Not enough process. Your work is purely visual and there’s no explanation of how you arrived at your final outcome. You might be methodical in your approach, but if you don’t show work that led up to your final deliverable, it’s hard to tell.
Too much process. At the opposite end is when a designer writes out in excruciating detail all of the things they’ve done. It’s good to see that you have a solid approach in place—but save the details for the in-person portfolio interview.
Strike the right balance of using process to advance your story, pulling out unexpected and thought-provoking insights that informed your work, leading to a higher quality result. Feel free to mix and match different templates to show how your approach led to insight.
Figure: Example Process Slide
Feel free to mix and match different templates to show how your approach led to insight.
Show mocks or prototypes that you’ve designed to test out your ideas. If you’re promoting yourself as a prototype expert, you can highlight some of the nuances of your prototypes and how you were able to simulate the real thing to get the right results from your customers. Before and after shots can prove useful.
Figure: Project Output Slides
Include representative mocks or prototypes. Before and after shots can prove useful.
Projects usually aren’t cut-and-dry moving from process, to prototype, to result—usually a couple rounds of iteration are involved. You’ll need to shape your story and presentation accordingly to show how the work evolved.
Here, we come back to the beginning—the problem statement. How did your hard work solve the problem at hand? How did you measure your impact?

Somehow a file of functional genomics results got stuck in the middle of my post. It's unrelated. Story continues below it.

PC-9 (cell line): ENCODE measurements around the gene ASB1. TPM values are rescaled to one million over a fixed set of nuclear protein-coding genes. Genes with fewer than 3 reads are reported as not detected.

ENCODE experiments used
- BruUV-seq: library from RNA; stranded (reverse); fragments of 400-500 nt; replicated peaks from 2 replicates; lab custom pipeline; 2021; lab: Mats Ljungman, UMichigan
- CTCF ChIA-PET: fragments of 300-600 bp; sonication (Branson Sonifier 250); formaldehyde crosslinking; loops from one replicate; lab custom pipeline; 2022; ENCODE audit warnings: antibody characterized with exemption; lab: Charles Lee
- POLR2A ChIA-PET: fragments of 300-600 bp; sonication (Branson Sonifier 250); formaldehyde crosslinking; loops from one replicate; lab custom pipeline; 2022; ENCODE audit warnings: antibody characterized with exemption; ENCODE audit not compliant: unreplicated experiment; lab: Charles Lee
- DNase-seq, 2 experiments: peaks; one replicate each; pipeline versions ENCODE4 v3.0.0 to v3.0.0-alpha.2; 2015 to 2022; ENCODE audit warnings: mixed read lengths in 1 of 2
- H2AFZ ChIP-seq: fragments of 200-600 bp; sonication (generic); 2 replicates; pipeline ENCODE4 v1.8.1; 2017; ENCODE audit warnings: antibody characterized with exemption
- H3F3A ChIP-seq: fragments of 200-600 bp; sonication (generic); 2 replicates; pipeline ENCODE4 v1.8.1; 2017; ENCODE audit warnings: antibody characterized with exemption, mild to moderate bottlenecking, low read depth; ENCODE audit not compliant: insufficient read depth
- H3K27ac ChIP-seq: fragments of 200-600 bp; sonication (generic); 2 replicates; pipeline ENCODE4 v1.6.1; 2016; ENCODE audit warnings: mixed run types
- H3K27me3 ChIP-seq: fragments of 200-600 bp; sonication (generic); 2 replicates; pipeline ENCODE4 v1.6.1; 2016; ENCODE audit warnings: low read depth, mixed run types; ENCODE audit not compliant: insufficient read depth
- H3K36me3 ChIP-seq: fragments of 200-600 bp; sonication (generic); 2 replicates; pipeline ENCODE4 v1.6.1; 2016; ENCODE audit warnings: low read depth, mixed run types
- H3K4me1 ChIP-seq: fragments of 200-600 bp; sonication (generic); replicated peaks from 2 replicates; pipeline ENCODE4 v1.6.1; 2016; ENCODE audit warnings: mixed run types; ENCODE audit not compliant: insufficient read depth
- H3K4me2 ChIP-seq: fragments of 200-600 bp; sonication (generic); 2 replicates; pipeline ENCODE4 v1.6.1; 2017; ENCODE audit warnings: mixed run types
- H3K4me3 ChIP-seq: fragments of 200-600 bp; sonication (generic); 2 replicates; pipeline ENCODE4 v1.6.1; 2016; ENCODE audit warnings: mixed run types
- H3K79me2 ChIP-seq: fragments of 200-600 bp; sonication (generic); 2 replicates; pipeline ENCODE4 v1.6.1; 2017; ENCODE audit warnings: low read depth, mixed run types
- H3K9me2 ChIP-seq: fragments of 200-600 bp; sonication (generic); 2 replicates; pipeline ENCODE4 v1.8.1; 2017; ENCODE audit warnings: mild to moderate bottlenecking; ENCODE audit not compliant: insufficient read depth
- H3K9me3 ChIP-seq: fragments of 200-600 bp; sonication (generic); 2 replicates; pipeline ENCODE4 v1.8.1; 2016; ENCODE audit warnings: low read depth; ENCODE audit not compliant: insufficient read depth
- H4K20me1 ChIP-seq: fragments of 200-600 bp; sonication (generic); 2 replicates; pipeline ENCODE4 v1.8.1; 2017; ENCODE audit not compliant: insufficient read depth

You can look at it through two lenses:
Qualitative. How did customers react? Were they delighted by the change? Can you share their testimonials or other forms of feedback? Qualitative feedback can tell a powerful story but, remember, it’s anecdotal; so ideally you can supplement it with quant insights to complete the story.
Quantitative. What was the impact to the metrics you were originally measuring? Were there any positive surprises? Having numbers on your side and drawing a direct link from problem, to solution, to result will help you form a stronger argument for your work.
Figure: Bolster Your Results with Metrics
If you can get metrics, great—if not, look at other ways to show how your work led to an improvement.
Sometimes it’s hard to get metrics. Even in data-driven companies it takes time to get the numbers. Or you might not even have access to this data anymore. If you can’t get it, consider other ways to provide evidence showing that your project led to improvement. For example, maybe your work helped standardize components, allowing the engineering team to move faster.
Close with a Call to Action
Lastly, don’t forget the most important piece—your contact info. Include a clear call to action and double-check that phone number.
There are no shortcuts. The quality of your work and your thinking is what sets you apart. So don’t let the hard work go to waste. Structuring your case studies in the best possible light can make a big difference in getting that first interview. Good luck—you got this!